Is TeraCopy still useful in Windows 7?
You might want to take a look at this thread. I've used tera copy on Windows 7 and yes, it does speed up transfering your files. I've used it to transfer files across a single disk and across a network, and in both ways it greatly speeds up the process.
Hope this helps some.
Truthfully I haven't tried TeraCopy yet, but your question is interesting because I just found it a couple days ago while trying to delete a large amount of files on a remote server. So I can at least speak for the Win7 stock behavior:
Windows 7 file copy, move, and delete are absolutely not any faster than any other version of Windows I've used, including 2000, XP, Server2003, and Vista. I do this stuff a lot on the job and it's still torture in Win7, whether you use the GUI or the command line, excepting robocopy (which won't do deletes). Need to do multiple file operations on large sets of files at the same time? Say goodbye to your OS until next week... I usually do these operations on a remote workstation I have setup and let it do the big file operations on shares while I use my desktop workstation for real work.
I have been using TeraCopy for quite awhile now (since my original answer to this question), and I've found that it significantly increases large copy operation speeds.
My main use has been on a corporate network domain. At the same moment, my boss and I, sitting side by side on windows 7 laptops, started to copy the same directory from an ntfs share. The directory contained ~3000 files and totaled ~3GB. I used teracopy, he used windows explorer, regular old windows 7 copy paste. My copy operation completed in approximately 1/10th of the amount of time it took for his. By this, I mean that at the time my teracopy operation completed, his explorer copy window showed about 10% completion.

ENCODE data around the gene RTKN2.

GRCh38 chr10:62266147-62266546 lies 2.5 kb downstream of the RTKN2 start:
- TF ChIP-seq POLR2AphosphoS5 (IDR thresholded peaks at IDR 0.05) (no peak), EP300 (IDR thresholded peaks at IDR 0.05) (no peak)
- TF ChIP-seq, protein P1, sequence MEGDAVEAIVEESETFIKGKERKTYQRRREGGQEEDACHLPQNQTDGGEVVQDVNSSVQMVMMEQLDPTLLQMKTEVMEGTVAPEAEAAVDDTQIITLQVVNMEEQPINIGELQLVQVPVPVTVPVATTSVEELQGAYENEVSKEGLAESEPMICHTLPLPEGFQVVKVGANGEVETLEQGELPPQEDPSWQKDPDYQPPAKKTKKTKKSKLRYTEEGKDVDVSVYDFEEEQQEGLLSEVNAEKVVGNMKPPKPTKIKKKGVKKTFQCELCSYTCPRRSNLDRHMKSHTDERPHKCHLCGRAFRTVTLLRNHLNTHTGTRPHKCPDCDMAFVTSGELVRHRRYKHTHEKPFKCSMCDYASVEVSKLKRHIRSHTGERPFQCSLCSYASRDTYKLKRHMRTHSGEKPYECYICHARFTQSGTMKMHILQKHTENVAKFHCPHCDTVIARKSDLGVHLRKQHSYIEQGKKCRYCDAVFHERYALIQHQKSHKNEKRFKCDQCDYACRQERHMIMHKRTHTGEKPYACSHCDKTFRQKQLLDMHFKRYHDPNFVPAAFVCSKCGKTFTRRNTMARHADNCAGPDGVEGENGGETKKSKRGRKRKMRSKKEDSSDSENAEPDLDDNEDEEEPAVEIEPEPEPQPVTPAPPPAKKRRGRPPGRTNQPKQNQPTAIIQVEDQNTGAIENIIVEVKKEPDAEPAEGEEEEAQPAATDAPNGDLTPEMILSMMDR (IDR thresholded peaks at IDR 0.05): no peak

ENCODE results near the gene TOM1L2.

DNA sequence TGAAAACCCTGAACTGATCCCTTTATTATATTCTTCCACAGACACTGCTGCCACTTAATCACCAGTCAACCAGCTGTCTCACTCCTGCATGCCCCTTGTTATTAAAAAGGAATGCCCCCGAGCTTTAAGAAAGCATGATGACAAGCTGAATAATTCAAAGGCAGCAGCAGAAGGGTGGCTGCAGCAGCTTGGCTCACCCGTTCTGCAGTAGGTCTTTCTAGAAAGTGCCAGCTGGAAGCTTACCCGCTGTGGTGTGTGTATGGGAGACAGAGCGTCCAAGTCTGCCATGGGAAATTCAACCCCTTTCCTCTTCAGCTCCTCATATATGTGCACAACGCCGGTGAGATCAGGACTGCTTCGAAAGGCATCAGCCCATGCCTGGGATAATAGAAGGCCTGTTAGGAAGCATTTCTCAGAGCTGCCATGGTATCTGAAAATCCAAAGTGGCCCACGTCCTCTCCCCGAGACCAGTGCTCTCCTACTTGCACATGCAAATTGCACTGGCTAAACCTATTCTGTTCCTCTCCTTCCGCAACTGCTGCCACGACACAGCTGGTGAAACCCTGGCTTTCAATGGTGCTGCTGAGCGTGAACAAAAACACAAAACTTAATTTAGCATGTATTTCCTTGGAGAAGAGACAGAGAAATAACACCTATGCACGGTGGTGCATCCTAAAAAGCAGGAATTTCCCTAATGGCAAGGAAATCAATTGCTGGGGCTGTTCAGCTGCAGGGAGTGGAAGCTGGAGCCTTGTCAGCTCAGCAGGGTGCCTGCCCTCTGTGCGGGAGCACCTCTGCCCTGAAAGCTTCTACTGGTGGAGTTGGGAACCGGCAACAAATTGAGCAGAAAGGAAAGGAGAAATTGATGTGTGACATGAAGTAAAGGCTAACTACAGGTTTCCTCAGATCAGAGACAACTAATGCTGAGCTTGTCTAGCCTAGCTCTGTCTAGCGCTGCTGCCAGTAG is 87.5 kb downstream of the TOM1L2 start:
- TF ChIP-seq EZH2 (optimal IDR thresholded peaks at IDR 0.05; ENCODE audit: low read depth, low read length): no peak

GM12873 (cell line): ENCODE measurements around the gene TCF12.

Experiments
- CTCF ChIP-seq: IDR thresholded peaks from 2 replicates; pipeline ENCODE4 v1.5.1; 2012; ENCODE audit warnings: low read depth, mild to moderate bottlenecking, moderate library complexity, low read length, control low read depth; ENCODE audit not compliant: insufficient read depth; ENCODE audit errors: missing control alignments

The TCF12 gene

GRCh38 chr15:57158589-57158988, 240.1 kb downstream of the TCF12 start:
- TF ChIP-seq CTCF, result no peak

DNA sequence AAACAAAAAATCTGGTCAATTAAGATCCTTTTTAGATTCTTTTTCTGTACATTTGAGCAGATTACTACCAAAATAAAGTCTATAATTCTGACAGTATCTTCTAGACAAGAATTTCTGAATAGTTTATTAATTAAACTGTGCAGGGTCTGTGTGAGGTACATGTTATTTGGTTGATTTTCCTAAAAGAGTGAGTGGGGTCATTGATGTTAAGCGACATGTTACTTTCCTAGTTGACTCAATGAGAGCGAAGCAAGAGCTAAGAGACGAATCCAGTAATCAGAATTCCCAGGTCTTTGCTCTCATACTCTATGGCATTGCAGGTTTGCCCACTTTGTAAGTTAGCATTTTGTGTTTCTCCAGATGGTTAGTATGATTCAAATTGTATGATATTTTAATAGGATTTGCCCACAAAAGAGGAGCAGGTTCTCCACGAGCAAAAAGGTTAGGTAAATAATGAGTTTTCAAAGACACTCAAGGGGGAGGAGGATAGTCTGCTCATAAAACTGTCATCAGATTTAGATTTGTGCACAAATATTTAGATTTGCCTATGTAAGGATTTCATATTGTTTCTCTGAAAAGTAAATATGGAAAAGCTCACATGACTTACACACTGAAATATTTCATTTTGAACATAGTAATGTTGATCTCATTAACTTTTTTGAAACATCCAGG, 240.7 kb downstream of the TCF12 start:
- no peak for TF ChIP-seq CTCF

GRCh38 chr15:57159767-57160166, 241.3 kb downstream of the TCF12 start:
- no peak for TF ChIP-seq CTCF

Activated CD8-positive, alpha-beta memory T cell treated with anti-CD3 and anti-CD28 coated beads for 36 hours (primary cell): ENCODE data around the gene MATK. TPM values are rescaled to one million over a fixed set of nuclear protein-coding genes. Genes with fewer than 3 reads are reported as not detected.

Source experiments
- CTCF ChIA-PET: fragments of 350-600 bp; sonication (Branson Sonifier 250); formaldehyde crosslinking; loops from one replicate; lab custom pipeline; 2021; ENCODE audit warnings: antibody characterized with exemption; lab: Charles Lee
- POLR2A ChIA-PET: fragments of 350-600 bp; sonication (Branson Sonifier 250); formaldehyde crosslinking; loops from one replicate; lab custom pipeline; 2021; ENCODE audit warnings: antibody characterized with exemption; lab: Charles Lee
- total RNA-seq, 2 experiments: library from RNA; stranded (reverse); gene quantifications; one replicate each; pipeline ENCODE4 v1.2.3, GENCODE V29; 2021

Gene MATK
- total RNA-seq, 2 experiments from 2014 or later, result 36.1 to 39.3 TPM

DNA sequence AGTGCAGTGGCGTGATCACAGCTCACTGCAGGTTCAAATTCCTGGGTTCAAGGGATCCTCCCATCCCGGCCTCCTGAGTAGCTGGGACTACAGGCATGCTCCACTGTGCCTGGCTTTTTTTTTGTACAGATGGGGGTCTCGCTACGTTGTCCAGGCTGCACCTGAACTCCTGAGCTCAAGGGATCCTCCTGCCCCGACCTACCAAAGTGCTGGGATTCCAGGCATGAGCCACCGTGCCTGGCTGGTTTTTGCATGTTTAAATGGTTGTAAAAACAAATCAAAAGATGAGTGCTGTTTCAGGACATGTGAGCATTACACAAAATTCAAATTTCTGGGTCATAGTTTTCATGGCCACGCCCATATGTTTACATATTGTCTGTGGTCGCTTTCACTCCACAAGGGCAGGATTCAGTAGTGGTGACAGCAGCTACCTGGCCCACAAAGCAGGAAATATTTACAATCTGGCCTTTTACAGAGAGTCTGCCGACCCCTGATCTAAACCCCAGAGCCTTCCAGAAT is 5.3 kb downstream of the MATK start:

I know that this is extremely unscientific, but this simple test and my direct experiences with using teracopy on a day-to-day basis have led me to believe that it is FAR faster than windows explorer's copy behavior.
TeraCopy is not only a fast way of copying your files but a safe way as well. That's the primary reason I use it—I can count on it completing its job, or at least safely aborting, without damaging the file being moved or copied. The same can't be said of the still-unstable Windows shell, which just crashed on me yesterday, for example.